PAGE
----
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Split, Wednesday 8 June

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The weather did break. There was rain last night, thunder and a bit of rain today. We did go out looking for breakfast earlyish, and took refuge in a café for a few minutes when it suddenly bucketed.

We went hardcore, the cafe in the market used by the locals rather than the fancy cafes further on for tourists.

In Split we’re better off speaking English rather than trying Croatian. They are so used to tourists they don’t care about the language stuff, and our rudimentary Croatian just slows down the transaction.

Everyone smokes in cafés, and everywhere else; grandmas, couples, pregnant women, teenagers on the bus, babies….us too, we are always surrounded by smokers, always downwind. The ashtrays on the non-smoking trains are full, the non-smoking accommodation reeks of the smell of stale smoke. The smoking, more than anything, is probably the single most thing that reminds me how far we are from home.

A walk in the park, Split

Cherries are in season, at a peak price of $3 a kilo. We bought stuff for dinner…beans, garlic, onions, a bag of mixed mushrooms, and two bright yellow corn fed chicken breasts. The old lady selling the beans marked up the purchase, but the rest were scrupulous in adding it up and showing us the total. It’s a bit of a show…the weighing process is so much like a street magician’s trick it could be anything from 200gms to a kilo. They do use measured weights to show the scale at balance, but its all done so fast the scales never equilibrate. I don’t really care. Dinner ingredients cost a bit over $10.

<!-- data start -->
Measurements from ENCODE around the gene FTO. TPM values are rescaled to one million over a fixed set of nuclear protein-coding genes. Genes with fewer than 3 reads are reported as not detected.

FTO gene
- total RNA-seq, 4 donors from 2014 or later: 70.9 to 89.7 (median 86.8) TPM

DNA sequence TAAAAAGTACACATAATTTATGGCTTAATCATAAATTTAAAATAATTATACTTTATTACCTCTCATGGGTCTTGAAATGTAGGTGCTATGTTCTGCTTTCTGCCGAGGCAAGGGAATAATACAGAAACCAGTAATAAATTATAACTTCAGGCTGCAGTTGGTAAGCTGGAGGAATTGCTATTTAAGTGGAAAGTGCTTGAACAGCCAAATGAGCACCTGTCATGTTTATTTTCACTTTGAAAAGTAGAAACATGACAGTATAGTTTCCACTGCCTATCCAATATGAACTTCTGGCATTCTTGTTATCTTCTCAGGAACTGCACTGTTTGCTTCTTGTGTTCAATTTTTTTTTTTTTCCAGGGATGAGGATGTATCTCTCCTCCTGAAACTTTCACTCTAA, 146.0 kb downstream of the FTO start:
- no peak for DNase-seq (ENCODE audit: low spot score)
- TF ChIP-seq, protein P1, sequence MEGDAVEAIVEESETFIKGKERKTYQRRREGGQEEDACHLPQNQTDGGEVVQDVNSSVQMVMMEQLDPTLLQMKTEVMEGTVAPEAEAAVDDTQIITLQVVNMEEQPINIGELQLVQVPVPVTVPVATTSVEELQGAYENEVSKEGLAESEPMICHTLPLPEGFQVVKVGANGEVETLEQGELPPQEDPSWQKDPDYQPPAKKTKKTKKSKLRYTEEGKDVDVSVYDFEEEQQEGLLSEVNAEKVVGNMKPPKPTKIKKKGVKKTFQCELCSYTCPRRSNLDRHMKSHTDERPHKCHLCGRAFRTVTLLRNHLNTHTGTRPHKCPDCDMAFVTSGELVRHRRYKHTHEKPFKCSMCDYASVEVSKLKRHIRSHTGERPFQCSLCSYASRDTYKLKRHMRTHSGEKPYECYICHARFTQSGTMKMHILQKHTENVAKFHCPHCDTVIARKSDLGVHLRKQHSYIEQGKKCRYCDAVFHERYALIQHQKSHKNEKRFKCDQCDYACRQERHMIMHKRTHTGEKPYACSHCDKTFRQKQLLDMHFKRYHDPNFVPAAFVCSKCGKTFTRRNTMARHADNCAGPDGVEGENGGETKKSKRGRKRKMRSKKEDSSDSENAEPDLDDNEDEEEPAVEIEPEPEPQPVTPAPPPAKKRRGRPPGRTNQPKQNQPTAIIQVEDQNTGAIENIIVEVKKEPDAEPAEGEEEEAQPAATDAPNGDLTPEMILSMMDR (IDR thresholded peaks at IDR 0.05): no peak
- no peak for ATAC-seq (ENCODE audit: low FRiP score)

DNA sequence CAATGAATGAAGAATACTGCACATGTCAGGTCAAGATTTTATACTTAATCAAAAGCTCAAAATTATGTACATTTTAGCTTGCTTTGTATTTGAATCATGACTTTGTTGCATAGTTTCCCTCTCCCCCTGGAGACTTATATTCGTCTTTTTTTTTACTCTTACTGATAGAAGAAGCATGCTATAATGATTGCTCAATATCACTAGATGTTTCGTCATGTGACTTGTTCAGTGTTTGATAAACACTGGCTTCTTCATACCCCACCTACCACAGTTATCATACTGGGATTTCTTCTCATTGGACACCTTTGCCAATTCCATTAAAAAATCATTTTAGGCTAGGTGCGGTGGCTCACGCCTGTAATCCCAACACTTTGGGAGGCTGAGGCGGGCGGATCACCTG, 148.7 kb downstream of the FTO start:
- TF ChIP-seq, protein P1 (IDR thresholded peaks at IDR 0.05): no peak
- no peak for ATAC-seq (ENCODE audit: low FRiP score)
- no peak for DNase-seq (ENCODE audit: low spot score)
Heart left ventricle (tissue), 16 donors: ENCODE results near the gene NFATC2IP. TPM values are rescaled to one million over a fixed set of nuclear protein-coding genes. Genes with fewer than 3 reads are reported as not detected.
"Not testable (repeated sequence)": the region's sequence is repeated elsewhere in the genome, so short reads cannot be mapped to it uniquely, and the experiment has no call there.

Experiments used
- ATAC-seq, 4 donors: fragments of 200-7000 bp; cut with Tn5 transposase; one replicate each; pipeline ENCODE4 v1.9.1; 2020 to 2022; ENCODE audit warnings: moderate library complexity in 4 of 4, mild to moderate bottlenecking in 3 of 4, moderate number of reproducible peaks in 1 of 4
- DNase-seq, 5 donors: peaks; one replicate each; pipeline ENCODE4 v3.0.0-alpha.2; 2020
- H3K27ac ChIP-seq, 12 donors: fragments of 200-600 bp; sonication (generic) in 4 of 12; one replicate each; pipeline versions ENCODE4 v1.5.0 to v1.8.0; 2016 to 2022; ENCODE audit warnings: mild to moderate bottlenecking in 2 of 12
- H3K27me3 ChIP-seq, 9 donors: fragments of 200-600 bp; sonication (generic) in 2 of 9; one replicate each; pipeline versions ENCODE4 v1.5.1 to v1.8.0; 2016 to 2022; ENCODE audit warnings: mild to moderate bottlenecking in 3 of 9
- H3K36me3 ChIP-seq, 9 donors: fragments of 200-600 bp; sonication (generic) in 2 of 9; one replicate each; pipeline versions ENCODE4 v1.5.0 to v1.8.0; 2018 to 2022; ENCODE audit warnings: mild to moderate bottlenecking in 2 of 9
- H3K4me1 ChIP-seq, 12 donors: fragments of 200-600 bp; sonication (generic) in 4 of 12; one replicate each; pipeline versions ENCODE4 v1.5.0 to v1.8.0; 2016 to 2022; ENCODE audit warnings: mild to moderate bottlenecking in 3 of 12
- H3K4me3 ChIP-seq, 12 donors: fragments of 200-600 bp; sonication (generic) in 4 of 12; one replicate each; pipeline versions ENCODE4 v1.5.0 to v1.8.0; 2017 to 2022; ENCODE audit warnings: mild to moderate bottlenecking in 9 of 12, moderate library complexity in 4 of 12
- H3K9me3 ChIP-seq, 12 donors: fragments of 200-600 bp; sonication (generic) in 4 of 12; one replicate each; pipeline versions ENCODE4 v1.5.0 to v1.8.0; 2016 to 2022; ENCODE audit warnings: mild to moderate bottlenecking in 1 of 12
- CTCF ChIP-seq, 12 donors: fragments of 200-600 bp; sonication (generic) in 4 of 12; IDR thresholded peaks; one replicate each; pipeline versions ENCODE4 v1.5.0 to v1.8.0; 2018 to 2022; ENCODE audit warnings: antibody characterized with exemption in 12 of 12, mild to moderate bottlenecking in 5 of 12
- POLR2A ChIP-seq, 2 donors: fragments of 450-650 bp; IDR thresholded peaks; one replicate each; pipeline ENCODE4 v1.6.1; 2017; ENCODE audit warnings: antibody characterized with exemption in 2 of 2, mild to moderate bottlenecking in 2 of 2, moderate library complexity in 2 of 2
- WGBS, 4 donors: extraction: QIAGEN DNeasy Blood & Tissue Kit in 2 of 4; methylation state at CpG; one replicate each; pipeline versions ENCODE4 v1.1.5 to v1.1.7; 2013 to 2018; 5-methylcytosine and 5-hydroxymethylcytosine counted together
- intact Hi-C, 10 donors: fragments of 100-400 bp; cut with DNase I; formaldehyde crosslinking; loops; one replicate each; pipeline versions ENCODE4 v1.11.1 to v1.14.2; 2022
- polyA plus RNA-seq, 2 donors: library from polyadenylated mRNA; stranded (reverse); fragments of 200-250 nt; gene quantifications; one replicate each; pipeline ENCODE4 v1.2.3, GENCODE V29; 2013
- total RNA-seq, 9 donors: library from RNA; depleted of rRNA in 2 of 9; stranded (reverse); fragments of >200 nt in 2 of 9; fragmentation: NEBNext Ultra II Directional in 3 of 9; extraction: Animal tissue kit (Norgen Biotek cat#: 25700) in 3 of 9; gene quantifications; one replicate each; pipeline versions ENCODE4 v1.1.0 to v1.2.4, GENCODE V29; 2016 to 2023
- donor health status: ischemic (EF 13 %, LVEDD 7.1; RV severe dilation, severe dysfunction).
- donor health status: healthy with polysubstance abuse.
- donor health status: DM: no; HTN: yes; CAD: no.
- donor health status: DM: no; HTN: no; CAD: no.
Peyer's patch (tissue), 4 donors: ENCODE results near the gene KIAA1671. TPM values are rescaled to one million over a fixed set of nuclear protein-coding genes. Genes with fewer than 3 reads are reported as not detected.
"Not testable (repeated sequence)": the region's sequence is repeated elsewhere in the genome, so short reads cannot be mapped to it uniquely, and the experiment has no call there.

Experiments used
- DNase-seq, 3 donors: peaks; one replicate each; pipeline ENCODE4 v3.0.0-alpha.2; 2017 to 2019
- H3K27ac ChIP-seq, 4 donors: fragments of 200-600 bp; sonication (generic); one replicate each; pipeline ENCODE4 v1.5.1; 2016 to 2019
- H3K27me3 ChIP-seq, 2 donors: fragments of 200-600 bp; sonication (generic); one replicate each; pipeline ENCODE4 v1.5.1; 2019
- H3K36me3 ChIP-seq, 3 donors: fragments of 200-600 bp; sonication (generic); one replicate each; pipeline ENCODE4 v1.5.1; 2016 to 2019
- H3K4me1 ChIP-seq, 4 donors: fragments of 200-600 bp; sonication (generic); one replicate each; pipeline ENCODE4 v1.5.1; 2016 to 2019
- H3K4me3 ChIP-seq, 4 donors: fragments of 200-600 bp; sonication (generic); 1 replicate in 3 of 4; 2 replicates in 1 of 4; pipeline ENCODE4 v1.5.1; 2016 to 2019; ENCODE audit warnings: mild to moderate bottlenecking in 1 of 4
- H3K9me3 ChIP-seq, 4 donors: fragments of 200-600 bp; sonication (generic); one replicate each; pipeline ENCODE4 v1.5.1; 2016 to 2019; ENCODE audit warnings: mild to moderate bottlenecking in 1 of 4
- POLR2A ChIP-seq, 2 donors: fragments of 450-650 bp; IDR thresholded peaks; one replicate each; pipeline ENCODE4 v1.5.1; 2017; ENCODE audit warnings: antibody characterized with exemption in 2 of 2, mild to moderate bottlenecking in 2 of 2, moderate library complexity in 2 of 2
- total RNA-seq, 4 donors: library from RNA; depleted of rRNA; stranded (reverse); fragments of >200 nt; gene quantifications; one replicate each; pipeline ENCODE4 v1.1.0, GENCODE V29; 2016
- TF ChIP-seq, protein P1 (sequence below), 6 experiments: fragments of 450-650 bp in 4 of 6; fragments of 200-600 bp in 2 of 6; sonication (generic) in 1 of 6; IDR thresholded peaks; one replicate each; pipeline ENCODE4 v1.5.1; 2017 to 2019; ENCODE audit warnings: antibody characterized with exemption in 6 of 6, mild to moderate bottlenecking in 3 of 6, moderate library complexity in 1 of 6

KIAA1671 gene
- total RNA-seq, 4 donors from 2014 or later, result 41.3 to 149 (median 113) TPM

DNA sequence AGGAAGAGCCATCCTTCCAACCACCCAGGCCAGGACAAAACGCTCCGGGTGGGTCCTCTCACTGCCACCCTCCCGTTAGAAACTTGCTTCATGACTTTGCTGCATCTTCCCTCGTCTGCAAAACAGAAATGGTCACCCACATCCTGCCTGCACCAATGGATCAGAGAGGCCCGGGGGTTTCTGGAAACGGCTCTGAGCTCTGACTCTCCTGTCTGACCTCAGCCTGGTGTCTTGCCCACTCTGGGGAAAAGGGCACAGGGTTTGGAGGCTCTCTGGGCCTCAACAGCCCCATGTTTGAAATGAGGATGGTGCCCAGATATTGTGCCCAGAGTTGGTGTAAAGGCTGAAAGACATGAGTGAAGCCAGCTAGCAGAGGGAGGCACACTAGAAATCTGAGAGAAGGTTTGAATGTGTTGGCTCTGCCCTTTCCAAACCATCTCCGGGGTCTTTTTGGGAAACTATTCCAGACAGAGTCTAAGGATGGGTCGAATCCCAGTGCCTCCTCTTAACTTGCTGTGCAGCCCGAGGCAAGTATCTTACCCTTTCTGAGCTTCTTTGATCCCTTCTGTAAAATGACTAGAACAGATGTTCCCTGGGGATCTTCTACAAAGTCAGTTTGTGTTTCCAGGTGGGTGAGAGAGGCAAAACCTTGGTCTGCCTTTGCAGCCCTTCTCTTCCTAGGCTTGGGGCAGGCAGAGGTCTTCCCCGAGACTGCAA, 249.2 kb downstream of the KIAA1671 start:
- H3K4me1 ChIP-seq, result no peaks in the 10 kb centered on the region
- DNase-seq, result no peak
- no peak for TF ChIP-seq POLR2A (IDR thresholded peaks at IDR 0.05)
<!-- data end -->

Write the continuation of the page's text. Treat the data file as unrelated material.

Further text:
Today’s expedition was a walk through the park next to Split old town. I packed the raincoats, and of course the clouds evaporated and we hiked in the sun.

The park is big, some 4-5 Km long and up to 2-3 Km wide. Amazingly the locals had the foresight 200-300 years ago to put an embargo on using the land for anything, (foresty and pasture were banned) so they now have this mature park. (The rest of Split is a concrete nightmare, so it was certainly out of character.) There’s evidently a zoo of some sort at the top, but there a few different trails through it and we didn’t get to that part. The 4-5 km from one end to the other is up steep, long hills.

For most of the walk we saw no one, but it got busier on the second half, where the park is at sea-level and residential areas are closer. A school was using the flat roads for some sort of sports day.

The park has a high elevation, maybe 200 metres. There’s a fire-spotter’s tower at the top. When I was here in winter I climbed it, but in summer it’s in use and no visitor’s are allowed. You can still stare at the Adriatic, the islands and horizon and the heat haze from the lookout in front of the tower.

Hard cell

On the way down is a small church, and near that some little monastic cells carved into the cliffs. Send naughty Tobias up there to ponder his behavior, take away the ladder and come back in, say, 7 years.